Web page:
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Seas and Waterways of the World: An Encyclopedia of History, Uses, and Issues [2 volumes]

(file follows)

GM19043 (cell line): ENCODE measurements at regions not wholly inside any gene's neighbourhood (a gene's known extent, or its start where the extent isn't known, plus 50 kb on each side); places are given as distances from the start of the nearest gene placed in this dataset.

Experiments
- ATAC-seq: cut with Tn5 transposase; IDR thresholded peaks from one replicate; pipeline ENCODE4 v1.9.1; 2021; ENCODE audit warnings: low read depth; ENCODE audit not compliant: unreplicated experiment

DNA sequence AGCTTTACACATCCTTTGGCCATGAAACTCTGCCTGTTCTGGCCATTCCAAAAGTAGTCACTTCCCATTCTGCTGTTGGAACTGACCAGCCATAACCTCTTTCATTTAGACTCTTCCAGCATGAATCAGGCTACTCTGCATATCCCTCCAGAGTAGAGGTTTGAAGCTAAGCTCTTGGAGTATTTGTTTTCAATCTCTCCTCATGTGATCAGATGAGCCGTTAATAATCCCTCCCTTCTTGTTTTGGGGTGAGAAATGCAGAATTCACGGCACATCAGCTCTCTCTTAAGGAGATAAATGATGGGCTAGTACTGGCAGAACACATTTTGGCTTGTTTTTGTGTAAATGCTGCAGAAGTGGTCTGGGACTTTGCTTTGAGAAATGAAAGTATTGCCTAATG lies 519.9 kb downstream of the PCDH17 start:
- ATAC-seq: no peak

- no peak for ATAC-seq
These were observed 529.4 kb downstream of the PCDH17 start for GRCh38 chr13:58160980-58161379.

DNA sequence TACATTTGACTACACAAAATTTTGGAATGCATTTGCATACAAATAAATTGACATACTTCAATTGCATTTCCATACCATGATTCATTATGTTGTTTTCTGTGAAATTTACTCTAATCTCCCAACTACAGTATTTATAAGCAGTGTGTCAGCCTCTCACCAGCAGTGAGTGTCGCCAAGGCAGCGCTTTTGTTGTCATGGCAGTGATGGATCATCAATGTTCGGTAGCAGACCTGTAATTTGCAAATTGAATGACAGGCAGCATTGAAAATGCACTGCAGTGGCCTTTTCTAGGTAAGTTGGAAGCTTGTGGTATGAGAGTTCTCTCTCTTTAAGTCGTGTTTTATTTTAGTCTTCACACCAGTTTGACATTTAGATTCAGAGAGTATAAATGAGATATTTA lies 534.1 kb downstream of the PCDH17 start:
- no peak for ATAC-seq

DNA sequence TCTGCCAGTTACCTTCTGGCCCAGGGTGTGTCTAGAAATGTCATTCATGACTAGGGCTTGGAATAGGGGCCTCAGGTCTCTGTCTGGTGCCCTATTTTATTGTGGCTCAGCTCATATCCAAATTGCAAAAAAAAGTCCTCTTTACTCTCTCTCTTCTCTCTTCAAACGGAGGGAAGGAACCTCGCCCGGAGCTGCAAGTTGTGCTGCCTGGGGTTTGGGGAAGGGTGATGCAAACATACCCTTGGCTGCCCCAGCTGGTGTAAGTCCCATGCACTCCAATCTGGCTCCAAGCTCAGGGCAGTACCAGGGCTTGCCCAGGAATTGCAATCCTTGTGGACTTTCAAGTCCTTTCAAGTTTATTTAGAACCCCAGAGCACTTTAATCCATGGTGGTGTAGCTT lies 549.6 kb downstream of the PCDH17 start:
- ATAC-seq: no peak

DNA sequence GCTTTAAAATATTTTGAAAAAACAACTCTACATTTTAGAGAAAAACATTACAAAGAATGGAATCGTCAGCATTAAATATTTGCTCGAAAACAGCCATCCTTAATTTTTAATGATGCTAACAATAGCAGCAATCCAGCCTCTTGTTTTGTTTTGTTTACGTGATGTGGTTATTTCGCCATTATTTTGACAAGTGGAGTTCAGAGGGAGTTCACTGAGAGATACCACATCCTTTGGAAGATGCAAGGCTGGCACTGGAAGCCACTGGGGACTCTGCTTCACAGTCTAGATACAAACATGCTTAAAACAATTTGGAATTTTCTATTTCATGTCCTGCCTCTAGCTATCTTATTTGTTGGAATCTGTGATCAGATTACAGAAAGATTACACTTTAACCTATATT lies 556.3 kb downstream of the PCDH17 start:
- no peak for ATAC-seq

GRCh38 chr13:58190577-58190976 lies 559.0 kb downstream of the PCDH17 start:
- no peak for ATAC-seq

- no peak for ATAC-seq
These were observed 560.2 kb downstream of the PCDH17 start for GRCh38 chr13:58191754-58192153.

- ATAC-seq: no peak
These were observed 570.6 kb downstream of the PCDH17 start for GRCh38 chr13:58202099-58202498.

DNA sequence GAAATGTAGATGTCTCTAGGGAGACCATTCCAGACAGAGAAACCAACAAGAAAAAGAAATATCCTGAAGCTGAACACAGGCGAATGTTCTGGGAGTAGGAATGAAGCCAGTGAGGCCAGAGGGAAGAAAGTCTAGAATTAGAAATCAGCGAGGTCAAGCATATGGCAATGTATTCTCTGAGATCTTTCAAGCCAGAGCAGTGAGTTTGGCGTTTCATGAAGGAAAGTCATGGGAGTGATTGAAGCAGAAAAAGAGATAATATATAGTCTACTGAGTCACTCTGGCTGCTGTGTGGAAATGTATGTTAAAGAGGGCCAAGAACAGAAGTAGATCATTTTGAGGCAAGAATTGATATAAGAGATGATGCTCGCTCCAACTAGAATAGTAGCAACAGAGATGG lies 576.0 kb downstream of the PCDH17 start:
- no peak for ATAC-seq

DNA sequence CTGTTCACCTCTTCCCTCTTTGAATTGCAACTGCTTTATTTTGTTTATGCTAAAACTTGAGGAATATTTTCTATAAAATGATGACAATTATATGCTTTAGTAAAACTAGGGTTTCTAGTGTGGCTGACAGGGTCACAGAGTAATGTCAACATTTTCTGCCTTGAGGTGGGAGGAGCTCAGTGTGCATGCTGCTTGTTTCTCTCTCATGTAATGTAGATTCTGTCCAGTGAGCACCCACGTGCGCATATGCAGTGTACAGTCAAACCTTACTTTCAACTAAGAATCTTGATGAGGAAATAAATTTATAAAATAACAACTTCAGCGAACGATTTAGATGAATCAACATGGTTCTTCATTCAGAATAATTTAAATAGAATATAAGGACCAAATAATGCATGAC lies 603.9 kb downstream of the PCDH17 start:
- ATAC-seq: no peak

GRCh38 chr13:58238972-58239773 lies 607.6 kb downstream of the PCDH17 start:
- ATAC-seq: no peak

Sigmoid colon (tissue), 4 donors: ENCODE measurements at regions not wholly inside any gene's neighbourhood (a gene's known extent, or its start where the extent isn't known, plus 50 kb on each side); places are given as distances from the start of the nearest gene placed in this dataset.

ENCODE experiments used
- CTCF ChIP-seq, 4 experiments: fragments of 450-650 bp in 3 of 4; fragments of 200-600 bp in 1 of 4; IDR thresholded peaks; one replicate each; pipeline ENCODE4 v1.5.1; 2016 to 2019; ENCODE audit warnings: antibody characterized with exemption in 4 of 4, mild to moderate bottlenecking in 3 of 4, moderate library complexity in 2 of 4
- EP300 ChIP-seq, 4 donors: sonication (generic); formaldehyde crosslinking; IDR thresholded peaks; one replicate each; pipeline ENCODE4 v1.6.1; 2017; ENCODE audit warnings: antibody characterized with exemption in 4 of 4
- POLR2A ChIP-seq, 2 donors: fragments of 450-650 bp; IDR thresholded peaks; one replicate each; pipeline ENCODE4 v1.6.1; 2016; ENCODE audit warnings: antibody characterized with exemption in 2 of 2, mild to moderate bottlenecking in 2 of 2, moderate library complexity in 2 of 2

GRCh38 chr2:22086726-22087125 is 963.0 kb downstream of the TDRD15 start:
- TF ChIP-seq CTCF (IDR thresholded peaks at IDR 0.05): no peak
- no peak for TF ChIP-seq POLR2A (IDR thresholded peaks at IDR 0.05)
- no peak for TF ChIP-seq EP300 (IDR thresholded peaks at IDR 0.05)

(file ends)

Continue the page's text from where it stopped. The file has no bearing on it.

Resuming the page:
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AEGEAN SEA Nicol, Donald. Byzantium and Venice: A Study in Diplomatic and Cultural Relations. Cambridge: Cambridge University Press, . Wolff , Larry. Venice and the Slavs: Th e Discovery of Dalmatia in the Age of Enlightenment. Stanford: Stanford University Press, . AEGEAN SEA Th e Aegean Sea is the northeastern extension of the Mediterranean Sea. Th e Aegean is surrounded by the Anatolian Peninsula to the east and the Balkan Peninsula to the west and north, with Crete generally considered as the southern limit. It is approximately miles long, measured from north to south, and miles east to west. Its deepest water is in the southeast between Crete and Rhodes. Almost , islands dot the sea in seven geographical groups. Many of these islands are volcanic in origin, of which a few, notably Santorini (also known as Th era) and Kolumbo, are still considered active. Some of them have deep-water harbors where ships can take shelter from the worst weather. Dangers such as swift and unpredictable currents, fi erce winter storms, hidden rocks, and sudden violent winds in summer, challenge even the best sailors. Th e most historically active routes through the Aegean are the same as those used by the Greeks returning from Troy. Th e Aegean supported the fi rst cultures and civilizations in Europe: they depended on sea-borne transport for communication and trade. Th e Cycladic peoples, named after the island-group from which they originated, and whose artifacts, including statuettes thought to represent fertility goddesses, were the fi rst inhabitants, dating to as early as b.c.e. Th ey traded actively in utilitarian goods between Th essaly, Macedonia, Crete and the islands. Th e Minoan civilization emerged on Crete around b.c.e. A massive earthquake around b.c.e. shook the whole island, destroying the build- ings at many sites. Th e Minoans rebuilt, creating large labyrinthine but unfortifi ed structures, the most famous of which is Knossos. Th eir culture still poses many ques- tions to scholars: the meaning of their writing, known as Linear A their apparent ab- horrence of warlike activity the exact natures of their government and of their religion the purpose of the many depictions of bulls and of people vaulting over bulls and their ultimate fate. Th e story of the Lost City of Atlantis, some scholars suggest, may refer to the Minoan-era city buried during one of the eruptions on Th era. Archeological fi nd- ings show that they traded widely throughout the Aegean. All of their major complexes were conquered or abandoned around b.c.e. , leaving only Knossos still active until about b.c.e. Most scholars accept that the Mycenaeans of mainland Greece were responsible for the end of the Minoans. Th is is based on the dispersal of the survivors throughout the islands and to the coast of Anatolia, as evidenced by the tomb goods found in Myce- nae, including bull heads, and Linear B tablets that use Minoan characters to write the Greek language. Th e Mycenaean culture was based on fortifi ed complexes. Each complex dominated a pocket of cultivatable land and a piece of sea-coast, and each area